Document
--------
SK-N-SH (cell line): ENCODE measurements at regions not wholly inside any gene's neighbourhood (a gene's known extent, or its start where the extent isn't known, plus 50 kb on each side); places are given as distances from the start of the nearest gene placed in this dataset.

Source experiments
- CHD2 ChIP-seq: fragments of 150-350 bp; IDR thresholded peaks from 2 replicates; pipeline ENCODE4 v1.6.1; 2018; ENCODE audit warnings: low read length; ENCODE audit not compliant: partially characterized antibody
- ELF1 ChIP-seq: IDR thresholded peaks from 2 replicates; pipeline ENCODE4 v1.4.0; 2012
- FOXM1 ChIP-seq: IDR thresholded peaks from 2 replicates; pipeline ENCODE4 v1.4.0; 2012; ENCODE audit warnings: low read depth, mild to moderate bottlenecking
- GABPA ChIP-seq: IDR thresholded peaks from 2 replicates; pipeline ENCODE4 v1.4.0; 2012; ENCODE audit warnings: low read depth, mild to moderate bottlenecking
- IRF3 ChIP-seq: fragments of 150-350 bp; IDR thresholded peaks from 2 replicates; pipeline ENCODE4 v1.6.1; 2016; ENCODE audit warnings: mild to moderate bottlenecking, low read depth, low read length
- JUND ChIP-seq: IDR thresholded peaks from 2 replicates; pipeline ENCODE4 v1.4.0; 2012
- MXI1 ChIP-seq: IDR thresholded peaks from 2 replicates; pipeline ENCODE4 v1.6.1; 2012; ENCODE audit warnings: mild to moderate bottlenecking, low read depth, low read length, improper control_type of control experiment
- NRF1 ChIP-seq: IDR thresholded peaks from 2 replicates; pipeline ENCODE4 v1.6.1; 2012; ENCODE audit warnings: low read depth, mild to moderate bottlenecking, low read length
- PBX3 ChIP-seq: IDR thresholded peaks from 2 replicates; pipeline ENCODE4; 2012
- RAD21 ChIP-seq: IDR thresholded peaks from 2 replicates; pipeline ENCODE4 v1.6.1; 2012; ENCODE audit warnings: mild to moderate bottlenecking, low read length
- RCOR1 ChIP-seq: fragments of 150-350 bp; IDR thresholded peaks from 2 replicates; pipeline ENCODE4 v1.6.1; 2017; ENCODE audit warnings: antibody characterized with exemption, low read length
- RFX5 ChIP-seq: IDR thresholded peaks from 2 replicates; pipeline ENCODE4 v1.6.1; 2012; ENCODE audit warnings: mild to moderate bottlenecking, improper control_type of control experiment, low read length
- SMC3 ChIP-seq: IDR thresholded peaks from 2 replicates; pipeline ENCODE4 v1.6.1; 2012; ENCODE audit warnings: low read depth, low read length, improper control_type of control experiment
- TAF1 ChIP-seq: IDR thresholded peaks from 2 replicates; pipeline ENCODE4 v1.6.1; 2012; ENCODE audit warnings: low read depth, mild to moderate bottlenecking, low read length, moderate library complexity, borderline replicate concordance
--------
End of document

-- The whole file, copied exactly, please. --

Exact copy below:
SK-N-SH (cell line): ENCODE measurements at regions not wholly inside any gene's neighbourhood (a gene's known extent, or its start where the extent isn't known, plus 50 kb on each side); places are given as distances from the start of the nearest gene placed in this dataset.

Source experiments
- CHD2 ChIP-seq: fragments of 150-350 bp; IDR thresholded peaks from 2 replicates; pipeline ENCODE4 v1.6.1; 2018; ENCODE audit warnings: low read length; ENCODE audit not compliant: partially characterized antibody
- ELF1 ChIP-seq: IDR thresholded peaks from 2 replicates; pipeline ENCODE4 v1.4.0; 2012
- FOXM1 ChIP-seq: IDR thresholded peaks from 2 replicates; pipeline ENCODE4 v1.4.0; 2012; ENCODE audit warnings: low read depth, mild to moderate bottlenecking
- GABPA ChIP-seq: IDR thresholded peaks from 2 replicates; pipeline ENCODE4 v1.4.0; 2012; ENCODE audit warnings: low read depth, mild to moderate bottlenecking
- IRF3 ChIP-seq: fragments of 150-350 bp; IDR thresholded peaks from 2 replicates; pipeline ENCODE4 v1.6.1; 2016; ENCODE audit warnings: mild to moderate bottlenecking, low read depth, low read length
- JUND ChIP-seq: IDR thresholded peaks from 2 replicates; pipeline ENCODE4 v1.4.0; 2012
- MXI1 ChIP-seq: IDR thresholded peaks from 2 replicates; pipeline ENCODE4 v1.6.1; 2012; ENCODE audit warnings: mild to moderate bottlenecking, low read depth, low read length, improper control_type of control experiment
- NRF1 ChIP-seq: IDR thresholded peaks from 2 replicates; pipeline ENCODE4 v1.6.1; 2012; ENCODE audit warnings: low read depth, mild to moderate bottlenecking, low read length
- PBX3 ChIP-seq: IDR thresholded peaks from 2 replicates; pipeline ENCODE4; 2012
- RAD21 ChIP-seq: IDR thresholded peaks from 2 replicates; pipeline ENCODE4 v1.6.1; 2012; ENCODE audit warnings: mild to moderate bottlenecking, low read length
- RCOR1 ChIP-seq: fragments of 150-350 bp; IDR thresholded peaks from 2 replicates; pipeline ENCODE4 v1.6.1; 2017; ENCODE audit warnings: antibody characterized with exemption, low read length
- RFX5 ChIP-seq: IDR thresholded peaks from 2 replicates; pipeline ENCODE4 v1.6.1; 2012; ENCODE audit warnings: mild to moderate bottlenecking, improper control_type of control experiment, low read length
- SMC3 ChIP-seq: IDR thresholded peaks from 2 replicates; pipeline ENCODE4 v1.6.1; 2012; ENCODE audit warnings: low read depth, low read length, improper control_type of control experiment
- TAF1 ChIP-seq: IDR thresholded peaks from 2 replicates; pipeline ENCODE4 v1.6.1; 2012; ENCODE audit warnings: low read depth, mild to moderate bottlenecking, low read length, moderate library complexity, borderline replicate concordance